Lastly, most alternator circuits incorporate a fuse. If you suddenly connect a fully discharged auxiliary battery to the charging circuit, it is possible to draw enough current to blow this fuse. Obviously you should keep a spare fuse on hand, and you should also follow Hellroaring's recommendation about delaying the FET closure until the current and voltage stabilize.
There are a couple of important items to keep in mind when using any isolation technique. First, most automobile manufacturers use some form of BMS (Battery Monitoring System). Battery and/or alternator current and/or voltage levels are used as data inputs to the engine control computer (see the Wiring article for more information). Suddenly connecting a second battery can cause fault codes to be written to the OBD II memory, which will turn on the Maintenance Indicator Light (MIL). It can also cause the main battery fuse (≈120 amp fuse) to blow. In any case, you should carry a spare. Incidentally, the battery fuse in most modern vehicles are OEM proprietary, and usually contains part of the ELD (Electrical Load Detection) circuitry (Hall device). Read that as expensive!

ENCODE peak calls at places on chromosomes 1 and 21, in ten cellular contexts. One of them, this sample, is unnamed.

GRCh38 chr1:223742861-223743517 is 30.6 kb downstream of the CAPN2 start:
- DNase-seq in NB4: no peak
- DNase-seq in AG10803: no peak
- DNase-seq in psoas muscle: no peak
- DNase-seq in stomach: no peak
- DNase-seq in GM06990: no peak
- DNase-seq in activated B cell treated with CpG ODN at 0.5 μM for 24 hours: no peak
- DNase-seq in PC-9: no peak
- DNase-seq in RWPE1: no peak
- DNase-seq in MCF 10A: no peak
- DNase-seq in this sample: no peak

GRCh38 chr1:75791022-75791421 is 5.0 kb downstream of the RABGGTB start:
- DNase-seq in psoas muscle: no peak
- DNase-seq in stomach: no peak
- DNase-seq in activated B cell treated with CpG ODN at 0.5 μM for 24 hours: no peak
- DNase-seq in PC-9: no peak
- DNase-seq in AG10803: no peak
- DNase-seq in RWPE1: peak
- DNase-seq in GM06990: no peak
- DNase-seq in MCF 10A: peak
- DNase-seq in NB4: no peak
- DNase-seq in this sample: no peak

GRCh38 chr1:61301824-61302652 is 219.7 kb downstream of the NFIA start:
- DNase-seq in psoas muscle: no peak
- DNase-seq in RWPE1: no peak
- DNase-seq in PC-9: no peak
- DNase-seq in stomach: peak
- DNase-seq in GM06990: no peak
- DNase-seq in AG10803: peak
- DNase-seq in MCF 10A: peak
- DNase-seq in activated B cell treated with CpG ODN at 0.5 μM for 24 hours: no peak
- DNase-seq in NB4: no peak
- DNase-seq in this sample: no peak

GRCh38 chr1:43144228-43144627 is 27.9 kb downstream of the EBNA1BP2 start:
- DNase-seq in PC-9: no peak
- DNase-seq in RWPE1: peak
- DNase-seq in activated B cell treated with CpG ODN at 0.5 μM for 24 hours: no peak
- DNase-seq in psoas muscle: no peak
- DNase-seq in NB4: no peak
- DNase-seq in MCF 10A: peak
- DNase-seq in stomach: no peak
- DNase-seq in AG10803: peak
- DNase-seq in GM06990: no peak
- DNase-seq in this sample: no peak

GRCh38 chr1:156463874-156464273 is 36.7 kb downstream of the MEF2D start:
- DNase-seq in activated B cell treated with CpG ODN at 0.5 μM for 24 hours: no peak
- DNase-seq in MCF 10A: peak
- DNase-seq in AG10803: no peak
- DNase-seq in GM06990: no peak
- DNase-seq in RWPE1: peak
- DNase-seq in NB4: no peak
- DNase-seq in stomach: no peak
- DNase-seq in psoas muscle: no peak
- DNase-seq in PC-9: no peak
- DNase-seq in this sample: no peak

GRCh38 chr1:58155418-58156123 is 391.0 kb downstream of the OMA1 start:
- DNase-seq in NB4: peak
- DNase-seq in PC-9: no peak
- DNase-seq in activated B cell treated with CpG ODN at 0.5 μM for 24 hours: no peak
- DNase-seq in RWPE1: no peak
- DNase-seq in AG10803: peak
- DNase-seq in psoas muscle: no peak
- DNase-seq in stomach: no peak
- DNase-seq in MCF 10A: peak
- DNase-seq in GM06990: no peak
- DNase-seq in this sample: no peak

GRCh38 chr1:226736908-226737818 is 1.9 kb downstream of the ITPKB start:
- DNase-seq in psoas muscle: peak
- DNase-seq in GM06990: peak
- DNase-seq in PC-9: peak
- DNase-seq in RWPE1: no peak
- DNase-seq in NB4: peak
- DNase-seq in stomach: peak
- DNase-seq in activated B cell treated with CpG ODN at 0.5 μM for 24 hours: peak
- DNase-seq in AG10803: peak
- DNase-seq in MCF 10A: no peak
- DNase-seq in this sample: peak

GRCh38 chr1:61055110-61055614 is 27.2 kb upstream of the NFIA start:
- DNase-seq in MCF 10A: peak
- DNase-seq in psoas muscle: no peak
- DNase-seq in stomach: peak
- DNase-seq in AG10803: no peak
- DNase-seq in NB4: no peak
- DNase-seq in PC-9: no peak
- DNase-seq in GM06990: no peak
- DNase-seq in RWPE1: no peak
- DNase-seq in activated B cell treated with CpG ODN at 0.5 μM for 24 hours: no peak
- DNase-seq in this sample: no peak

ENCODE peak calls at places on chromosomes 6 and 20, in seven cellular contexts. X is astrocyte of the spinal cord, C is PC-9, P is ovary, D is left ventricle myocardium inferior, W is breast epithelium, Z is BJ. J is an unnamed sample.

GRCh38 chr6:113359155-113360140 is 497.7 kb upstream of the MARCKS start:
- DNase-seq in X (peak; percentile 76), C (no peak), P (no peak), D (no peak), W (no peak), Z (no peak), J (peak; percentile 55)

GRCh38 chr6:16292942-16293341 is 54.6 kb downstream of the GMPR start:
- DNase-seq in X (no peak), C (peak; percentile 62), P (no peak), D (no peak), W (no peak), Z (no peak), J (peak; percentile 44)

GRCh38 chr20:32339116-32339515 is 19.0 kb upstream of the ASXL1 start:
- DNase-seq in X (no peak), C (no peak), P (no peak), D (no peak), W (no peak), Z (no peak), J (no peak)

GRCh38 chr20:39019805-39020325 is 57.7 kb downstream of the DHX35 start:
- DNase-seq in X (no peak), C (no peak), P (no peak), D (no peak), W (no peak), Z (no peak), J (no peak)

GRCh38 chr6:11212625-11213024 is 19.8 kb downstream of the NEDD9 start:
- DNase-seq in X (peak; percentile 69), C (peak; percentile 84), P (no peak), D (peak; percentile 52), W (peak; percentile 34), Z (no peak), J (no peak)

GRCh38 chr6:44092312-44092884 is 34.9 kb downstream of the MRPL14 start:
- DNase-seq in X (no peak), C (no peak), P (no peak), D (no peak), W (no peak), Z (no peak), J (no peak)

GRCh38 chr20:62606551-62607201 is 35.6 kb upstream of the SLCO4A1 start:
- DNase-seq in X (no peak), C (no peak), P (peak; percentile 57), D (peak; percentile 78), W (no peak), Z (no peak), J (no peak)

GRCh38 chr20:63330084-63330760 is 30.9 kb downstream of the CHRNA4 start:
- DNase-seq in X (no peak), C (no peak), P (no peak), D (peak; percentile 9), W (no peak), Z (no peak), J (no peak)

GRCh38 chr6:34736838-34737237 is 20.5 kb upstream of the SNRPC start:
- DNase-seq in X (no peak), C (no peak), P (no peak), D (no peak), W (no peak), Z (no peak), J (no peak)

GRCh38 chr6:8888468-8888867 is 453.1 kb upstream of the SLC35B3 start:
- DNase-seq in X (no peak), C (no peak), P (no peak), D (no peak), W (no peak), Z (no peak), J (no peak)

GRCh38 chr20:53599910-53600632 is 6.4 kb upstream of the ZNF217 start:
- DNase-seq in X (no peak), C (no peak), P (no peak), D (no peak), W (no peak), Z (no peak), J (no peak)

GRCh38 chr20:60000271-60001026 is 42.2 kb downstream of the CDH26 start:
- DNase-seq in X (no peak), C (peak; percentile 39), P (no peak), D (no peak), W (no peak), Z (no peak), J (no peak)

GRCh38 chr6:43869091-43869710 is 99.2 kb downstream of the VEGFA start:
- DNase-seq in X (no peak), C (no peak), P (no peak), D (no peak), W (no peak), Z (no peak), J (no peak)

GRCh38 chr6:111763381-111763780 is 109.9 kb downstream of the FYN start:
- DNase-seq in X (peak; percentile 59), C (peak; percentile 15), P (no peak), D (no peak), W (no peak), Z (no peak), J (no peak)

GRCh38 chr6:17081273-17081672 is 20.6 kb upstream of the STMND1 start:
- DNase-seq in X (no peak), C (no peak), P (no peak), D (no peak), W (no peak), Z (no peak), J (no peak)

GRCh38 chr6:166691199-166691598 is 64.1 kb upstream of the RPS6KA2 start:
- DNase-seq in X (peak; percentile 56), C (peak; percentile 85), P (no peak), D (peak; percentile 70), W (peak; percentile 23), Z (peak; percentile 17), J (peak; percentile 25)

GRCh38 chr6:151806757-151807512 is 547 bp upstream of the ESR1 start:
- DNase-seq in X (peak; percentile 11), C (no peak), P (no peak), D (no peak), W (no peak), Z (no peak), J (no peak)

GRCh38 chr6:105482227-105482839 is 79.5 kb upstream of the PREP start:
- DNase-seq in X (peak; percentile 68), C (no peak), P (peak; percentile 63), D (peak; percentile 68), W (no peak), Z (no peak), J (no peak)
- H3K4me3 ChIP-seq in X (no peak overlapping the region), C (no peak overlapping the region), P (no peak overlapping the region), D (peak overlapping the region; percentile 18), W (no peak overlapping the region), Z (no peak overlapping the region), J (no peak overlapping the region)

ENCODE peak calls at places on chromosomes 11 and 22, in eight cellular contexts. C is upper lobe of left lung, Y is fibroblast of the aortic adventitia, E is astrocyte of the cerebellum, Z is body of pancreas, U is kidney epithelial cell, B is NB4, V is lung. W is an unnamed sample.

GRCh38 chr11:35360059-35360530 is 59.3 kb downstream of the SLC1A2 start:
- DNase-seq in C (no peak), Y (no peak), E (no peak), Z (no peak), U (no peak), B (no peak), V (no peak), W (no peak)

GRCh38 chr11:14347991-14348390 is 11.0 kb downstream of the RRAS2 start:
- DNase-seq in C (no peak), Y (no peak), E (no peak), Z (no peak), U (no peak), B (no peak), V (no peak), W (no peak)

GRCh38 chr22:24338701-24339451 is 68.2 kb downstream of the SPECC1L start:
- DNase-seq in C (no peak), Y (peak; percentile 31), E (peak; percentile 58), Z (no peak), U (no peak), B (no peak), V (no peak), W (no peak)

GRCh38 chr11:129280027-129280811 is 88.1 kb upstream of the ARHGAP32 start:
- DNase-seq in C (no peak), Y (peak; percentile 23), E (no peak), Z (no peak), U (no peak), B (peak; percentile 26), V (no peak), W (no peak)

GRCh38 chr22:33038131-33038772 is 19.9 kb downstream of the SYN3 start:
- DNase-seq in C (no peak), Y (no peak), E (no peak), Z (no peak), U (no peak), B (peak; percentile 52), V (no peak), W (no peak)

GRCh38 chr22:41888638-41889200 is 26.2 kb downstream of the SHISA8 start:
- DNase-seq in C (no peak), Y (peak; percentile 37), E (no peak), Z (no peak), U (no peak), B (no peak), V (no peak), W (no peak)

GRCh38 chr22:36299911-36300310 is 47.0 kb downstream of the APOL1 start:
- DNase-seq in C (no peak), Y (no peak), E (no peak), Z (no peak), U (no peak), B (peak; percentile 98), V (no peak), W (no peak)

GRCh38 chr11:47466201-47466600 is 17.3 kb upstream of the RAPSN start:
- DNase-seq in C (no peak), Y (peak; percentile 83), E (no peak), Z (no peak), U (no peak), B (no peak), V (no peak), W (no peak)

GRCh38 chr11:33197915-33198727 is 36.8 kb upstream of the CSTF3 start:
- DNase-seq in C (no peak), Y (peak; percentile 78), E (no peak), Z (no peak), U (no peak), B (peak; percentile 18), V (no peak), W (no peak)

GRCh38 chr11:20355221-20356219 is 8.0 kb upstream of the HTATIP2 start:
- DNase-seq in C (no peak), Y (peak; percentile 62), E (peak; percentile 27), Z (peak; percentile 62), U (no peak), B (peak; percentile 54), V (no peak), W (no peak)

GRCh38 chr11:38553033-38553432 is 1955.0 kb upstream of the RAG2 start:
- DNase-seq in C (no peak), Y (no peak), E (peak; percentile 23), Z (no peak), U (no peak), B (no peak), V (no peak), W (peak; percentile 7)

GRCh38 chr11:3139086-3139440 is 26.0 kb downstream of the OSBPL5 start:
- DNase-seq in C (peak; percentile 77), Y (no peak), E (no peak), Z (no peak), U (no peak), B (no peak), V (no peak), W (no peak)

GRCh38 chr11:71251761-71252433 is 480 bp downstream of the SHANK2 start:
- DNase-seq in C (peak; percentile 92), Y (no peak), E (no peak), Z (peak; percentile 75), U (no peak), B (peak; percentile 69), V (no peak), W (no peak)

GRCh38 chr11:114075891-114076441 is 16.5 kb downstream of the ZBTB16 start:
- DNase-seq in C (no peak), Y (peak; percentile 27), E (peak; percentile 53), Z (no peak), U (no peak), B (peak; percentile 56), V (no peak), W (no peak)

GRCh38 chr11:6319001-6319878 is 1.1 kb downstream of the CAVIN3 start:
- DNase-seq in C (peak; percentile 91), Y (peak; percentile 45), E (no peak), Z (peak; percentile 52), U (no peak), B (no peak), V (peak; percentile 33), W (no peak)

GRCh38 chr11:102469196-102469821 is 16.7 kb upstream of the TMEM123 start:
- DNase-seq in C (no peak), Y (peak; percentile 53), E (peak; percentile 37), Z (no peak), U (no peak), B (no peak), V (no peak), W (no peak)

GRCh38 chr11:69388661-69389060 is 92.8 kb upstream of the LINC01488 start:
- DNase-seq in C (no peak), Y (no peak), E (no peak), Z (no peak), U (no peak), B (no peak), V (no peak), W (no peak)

Almost no matter what you do (battery isolator use notwithstanding), eventually there will be a differential in battery voltage between the main (SLI) battery, and an interconnected second battery. The causes are a bit esoteric, but are due mainly to small resistances in the wiring, fuse holders, the fuses themselves, and even the connectors. While one wouldn't think a few milliohms (thousandth of an ohm) could make a difference, indeed it can. It is for this reason that wiring maintenance should be routine.
All connections should be checked to make sure they're tight, not frayed, corroded, worn, or showing signs of overheating. Battery connectors should be checked with a DVM between the battery post, and the battery clamp even when they look perfectly good. Here is how you do it.
First, never use an ohmmeter, digital or otherwise! After all, the connections are under power! Rather, set your DVM (analog meters are not accurate enough) to auto or its lowest voltage setting. Measure across connections. That is to say, between battery and the clamp, across a fuse holder, or any other connections that is screwed, bolted, or clamped together. Any reading over about .015 volts is excessive!